A short-term solution to this problem  was provided  by the construction by the Dutchman Pieter Maritz in 1582 of a – rather rickety – apparatus under one of the arches of London Bridge that  allowed water to be pumped from the Thames  into the heart of the City, or, in the case of the original demonstration to City officials, over the spire of the church of St Magnus the Martyr!  The apparatus was destroyed in the Great Fire of 1666, but thereafter replaced by Maritz’s grandson, and  continued in use, after a fashion, until the early nineteenth century.

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A longer-term solution was provided by the construction by the Welshman and wealthy merchant, goldsmith, banker and Member of Parliament Sir Hugh Myddelton in 1609-13 of a  10’ wide and 4’ deep canal, or “New River”, all the way from springs at Amwell and Chadwell in Hertfordshire into the City, an incredible 37 miles away, which is still in use to this day (parts of it can be seen along the “New River” walk in Islington, for example in Canonbury Grove).    Myddelton had to overcome any number of technological  obstacles, and much land-owner and political opposition, to see this major civil engineering project through to completion, doing  so with a mixture of drive and determination, the financial support of 29 investors or “adventurers”, and the tacit backing of the king.  His financial backers had to wait some time until they   profited from the enterprise (actually, until 1633, although by 1695 the New River Company ranked behind only the East India Company and Bank of England in terms of its capital value).  The public  health benefits of Myddelton’s project were immediate, though,  and immeasurable,  and indeed it has been described as “An immortal work – since men cannot more nearly imitate the Deity than in bestowing health”.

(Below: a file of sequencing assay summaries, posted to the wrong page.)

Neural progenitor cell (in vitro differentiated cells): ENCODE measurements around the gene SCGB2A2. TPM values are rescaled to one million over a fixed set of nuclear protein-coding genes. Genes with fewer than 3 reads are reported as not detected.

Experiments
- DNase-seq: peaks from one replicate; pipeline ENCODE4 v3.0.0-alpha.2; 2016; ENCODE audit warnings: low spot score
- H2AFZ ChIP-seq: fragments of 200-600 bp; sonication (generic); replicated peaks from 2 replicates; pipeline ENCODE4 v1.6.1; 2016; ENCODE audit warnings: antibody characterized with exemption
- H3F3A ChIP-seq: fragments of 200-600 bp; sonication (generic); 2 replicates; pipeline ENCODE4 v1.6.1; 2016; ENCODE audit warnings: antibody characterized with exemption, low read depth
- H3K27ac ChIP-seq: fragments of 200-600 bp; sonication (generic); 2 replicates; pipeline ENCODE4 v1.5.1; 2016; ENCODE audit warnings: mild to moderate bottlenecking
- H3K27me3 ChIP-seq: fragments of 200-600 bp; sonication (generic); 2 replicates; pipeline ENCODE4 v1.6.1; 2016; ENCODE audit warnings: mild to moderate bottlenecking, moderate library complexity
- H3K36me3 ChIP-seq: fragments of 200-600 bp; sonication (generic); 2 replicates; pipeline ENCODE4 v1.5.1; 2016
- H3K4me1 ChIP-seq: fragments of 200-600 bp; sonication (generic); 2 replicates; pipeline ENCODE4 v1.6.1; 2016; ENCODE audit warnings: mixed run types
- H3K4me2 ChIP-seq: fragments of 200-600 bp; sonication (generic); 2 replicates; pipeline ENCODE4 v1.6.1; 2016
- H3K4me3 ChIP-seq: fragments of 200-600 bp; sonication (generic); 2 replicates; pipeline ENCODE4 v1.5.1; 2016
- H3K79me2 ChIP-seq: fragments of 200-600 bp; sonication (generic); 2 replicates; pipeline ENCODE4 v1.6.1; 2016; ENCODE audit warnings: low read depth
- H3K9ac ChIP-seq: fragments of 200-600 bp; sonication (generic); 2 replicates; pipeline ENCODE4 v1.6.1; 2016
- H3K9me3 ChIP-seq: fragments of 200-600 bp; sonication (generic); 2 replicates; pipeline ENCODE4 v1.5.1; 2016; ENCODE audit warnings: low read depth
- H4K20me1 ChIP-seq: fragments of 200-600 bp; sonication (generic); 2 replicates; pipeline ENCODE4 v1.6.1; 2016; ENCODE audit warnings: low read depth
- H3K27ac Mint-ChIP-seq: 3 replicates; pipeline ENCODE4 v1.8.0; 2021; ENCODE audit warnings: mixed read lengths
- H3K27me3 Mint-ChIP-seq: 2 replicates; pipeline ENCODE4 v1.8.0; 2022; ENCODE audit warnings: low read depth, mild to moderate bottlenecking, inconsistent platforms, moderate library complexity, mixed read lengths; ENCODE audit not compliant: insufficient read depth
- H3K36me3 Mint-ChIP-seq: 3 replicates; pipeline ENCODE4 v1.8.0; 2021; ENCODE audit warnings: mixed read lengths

4 - Myddelton statue, Holborn Viaduct

Myddelton died in 1631, and was buried in the church of  St Matthew Friday Street, where he had served as a warden.  Concerted  attempts to locate his coffin and monument following the church’s demolition in 1886 were unfortunately ultimately  unsuccessful.

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Fittingly, though, there is a statue to the great man on Islington Green in Islington.